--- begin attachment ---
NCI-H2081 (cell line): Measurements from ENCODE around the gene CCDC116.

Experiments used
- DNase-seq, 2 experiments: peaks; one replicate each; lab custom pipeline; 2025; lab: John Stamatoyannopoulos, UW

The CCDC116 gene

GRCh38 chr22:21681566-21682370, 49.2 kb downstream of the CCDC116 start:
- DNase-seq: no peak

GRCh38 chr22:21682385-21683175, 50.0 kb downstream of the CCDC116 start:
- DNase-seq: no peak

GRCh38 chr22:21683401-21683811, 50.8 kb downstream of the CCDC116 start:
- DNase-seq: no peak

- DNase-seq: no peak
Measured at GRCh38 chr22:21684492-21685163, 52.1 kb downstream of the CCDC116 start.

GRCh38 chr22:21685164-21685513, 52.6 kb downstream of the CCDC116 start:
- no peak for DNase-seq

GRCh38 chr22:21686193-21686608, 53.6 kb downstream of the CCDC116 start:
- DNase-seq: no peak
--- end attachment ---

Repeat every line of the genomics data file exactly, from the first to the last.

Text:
NCI-H2081 (cell line): Measurements from ENCODE around the gene CCDC116.

Experiments used
- DNase-seq, 2 experiments: peaks; one replicate each; lab custom pipeline; 2025; lab: John Stamatoyannopoulos, UW

The CCDC116 gene

GRCh38 chr22:21681566-21682370, 49.2 kb downstream of the CCDC116 start:
- DNase-seq: no peak

GRCh38 chr22:21682385-21683175, 50.0 kb downstream of the CCDC116 start:
- DNase-seq: no peak

GRCh38 chr22:21683401-21683811, 50.8 kb downstream of the CCDC116 start:
- DNase-seq: no peak

- DNase-seq: no peak
Measured at GRCh38 chr22:21684492-21685163, 52.1 kb downstream of the CCDC116 start.

GRCh38 chr22:21685164-21685513, 52.6 kb downstream of the CCDC116 start:
- no peak for DNase-seq

GRCh38 chr22:21686193-21686608, 53.6 kb downstream of the CCDC116 start:
- DNase-seq: no peak